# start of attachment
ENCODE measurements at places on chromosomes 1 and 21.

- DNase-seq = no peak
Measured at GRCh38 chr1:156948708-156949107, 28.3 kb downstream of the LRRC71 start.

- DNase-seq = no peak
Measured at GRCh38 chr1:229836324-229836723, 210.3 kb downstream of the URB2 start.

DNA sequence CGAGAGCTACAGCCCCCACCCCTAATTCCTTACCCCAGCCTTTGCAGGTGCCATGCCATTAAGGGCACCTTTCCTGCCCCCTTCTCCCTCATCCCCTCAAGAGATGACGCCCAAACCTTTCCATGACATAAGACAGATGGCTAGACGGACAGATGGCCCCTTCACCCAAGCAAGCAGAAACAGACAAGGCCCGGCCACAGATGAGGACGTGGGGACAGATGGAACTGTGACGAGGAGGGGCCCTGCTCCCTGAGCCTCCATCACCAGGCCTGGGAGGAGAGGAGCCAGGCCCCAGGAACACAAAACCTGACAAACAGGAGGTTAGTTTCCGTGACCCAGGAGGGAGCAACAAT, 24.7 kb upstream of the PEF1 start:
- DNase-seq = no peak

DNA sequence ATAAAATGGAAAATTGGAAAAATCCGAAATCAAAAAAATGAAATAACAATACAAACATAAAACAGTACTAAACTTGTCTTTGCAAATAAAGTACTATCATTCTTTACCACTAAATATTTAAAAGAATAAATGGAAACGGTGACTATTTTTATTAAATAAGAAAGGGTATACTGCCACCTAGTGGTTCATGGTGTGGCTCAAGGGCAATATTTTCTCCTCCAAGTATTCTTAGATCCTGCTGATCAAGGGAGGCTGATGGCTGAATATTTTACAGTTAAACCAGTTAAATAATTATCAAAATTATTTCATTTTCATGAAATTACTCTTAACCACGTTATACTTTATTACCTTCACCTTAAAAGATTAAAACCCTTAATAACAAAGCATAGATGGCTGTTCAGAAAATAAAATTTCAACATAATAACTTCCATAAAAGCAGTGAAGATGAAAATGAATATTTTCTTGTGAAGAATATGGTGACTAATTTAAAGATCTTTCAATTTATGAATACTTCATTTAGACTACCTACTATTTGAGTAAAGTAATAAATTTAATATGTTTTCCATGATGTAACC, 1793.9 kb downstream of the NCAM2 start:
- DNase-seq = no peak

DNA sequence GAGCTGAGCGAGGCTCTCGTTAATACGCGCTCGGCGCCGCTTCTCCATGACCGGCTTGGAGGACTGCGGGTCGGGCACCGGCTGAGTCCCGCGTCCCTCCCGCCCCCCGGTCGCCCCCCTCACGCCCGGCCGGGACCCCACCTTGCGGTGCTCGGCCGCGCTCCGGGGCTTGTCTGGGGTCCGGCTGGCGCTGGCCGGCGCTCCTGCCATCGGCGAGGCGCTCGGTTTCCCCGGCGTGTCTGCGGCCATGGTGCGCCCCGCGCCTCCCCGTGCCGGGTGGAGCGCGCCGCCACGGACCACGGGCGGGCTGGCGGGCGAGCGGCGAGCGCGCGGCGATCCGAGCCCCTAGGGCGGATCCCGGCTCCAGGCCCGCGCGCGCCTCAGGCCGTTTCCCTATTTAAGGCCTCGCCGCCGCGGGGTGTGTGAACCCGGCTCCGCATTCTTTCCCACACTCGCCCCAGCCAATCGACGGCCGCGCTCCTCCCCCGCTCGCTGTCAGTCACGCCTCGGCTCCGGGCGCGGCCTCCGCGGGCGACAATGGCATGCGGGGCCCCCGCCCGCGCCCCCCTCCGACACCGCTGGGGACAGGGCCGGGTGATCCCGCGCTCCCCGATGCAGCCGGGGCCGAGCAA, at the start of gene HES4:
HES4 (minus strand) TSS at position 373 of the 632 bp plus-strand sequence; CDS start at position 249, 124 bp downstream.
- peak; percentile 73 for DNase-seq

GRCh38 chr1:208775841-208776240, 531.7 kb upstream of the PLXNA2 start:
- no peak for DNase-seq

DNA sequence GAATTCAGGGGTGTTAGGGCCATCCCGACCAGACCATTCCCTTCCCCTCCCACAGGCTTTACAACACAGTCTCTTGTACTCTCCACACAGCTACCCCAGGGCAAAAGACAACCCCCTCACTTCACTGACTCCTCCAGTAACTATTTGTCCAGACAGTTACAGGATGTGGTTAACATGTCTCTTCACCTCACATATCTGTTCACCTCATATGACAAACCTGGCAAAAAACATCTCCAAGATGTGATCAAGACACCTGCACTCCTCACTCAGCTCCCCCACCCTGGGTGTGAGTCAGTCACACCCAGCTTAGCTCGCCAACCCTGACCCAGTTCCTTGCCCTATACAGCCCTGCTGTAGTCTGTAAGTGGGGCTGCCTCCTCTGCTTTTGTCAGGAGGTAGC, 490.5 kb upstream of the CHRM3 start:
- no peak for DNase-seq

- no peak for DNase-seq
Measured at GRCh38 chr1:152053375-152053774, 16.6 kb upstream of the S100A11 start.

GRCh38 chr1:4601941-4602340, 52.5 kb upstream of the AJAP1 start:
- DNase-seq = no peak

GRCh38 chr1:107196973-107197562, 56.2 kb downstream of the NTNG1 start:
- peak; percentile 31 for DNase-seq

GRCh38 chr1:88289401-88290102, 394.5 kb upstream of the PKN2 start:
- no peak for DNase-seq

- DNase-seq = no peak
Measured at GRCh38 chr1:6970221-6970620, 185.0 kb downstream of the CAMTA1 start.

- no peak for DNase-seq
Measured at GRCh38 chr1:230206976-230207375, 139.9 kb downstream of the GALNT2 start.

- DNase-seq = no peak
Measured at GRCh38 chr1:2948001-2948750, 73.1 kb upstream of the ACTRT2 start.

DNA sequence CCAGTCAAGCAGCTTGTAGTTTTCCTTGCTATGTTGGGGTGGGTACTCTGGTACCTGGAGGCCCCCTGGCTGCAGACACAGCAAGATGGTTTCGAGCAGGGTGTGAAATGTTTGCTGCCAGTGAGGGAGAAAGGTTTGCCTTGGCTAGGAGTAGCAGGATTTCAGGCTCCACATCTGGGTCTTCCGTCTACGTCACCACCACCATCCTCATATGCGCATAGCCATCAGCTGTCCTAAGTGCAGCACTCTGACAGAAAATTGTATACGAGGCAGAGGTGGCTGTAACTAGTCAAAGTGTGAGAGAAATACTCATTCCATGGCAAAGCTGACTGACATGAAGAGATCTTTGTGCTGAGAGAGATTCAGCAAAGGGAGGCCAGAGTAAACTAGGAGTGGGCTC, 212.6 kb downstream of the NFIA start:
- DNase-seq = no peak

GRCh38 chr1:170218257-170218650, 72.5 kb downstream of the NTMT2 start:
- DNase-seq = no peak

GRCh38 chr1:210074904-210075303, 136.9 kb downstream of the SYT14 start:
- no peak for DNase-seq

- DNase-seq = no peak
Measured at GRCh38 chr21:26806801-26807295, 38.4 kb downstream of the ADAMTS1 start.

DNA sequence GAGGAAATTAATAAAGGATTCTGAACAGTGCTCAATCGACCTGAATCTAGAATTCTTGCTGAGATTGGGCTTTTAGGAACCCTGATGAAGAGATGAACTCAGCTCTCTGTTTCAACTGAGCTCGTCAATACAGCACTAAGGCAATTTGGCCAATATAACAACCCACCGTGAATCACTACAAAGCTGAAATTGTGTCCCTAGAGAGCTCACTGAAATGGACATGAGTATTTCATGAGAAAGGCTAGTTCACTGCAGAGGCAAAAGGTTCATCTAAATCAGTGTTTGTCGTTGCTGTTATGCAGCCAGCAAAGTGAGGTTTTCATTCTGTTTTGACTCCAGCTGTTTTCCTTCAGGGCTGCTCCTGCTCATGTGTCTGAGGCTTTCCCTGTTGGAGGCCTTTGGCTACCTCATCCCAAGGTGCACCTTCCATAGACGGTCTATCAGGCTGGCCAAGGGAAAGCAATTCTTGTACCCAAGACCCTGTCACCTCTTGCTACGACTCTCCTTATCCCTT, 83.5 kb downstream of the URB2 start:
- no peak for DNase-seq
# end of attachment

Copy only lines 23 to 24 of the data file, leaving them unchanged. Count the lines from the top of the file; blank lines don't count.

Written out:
GRCh38 chr1:88289401-88290102, 394.5 kb upstream of the PKN2 start:
- no peak for DNase-seq